67686970717273747576777879808182838485868788899091 of 592
Let's hold that for just a second. A couple of things occur to me.
First of all, you're talking --
'51, '52. I come to 1199 in '54, in September '54, so I'm there.
I may have upped my date. I have started too early, because I left in
'54. I don't think I was in 65 more than two years, at the most, and
maybe two years before, so it may be '50 that I first start in the labor
movement, closer to that, '49, '50.
So you come into the labor movement at the very point at which
it's under a fierce attack?
I'm in department stores at the time of the Wallace campaign,
so I'm there in '48.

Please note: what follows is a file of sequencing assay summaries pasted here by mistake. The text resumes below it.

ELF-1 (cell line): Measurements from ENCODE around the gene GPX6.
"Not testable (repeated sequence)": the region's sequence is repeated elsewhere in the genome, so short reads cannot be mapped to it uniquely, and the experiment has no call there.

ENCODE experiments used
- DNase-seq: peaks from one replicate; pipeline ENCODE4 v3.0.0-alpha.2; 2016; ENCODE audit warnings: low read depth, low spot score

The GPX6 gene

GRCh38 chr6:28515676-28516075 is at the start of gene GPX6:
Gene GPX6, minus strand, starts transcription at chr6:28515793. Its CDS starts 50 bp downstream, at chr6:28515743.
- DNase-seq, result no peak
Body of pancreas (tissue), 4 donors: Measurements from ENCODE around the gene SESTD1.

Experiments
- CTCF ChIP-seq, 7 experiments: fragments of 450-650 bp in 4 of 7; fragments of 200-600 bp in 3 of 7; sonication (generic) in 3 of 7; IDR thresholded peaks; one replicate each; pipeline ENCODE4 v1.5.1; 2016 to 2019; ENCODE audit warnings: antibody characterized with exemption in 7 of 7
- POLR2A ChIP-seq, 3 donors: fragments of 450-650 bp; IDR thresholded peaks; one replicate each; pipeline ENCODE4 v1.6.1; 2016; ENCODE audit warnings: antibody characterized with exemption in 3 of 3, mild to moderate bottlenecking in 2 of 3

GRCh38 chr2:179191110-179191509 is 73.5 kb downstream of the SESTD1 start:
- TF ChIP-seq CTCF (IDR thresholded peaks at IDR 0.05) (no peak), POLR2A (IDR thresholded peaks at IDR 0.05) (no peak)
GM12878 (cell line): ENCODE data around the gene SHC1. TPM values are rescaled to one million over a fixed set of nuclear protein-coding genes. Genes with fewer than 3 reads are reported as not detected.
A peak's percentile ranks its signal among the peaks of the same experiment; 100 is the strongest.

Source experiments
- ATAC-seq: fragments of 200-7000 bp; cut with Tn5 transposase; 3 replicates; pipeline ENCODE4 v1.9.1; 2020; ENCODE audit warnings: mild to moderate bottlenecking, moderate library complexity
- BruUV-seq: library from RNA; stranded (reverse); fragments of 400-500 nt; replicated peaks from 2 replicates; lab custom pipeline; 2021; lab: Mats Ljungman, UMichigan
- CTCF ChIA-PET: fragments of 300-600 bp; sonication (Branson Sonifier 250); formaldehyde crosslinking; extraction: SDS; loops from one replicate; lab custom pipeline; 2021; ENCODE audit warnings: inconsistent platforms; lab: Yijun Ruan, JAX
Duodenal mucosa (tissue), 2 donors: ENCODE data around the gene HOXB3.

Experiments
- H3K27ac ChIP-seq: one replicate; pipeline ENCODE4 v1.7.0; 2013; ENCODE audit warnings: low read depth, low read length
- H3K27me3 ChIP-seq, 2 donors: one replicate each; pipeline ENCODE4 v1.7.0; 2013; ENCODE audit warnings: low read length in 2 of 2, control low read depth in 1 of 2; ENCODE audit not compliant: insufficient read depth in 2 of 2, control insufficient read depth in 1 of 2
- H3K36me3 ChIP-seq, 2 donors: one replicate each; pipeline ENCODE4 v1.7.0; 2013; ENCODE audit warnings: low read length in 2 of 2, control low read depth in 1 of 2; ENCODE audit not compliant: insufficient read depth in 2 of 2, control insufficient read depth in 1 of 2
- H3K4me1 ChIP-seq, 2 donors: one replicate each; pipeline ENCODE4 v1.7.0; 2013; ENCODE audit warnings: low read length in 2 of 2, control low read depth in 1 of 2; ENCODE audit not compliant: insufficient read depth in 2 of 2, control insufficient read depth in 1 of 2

Because I'm there in the Wallace campaign.
Okay. So that is the period, at a time when the unions are being
driven out, there's a fight over the Marshall Plan.
The left is being isolated.
But remember, 65 is like an island. It still has its membership
and its strength.
How big was it?
At that time, maybe 65 was around fifteen thousand, twenty
thousand, maybe. It's a big union, it's an important union. It's not an
industry. A department store could have been, but they never made it
there. Michaelson and Livingston couldn't get along, so Michaelson
pulled the department store people away.
I want to talk about that, but maybe next time. You speak, though,
still even as if the Taft-Hartley stuff isn't even happening. What is the
It's happening. It's happening. I remember votes on signing
the affidavits in 1250, that the members supported the union, not to
[END OF SESSION THREE]
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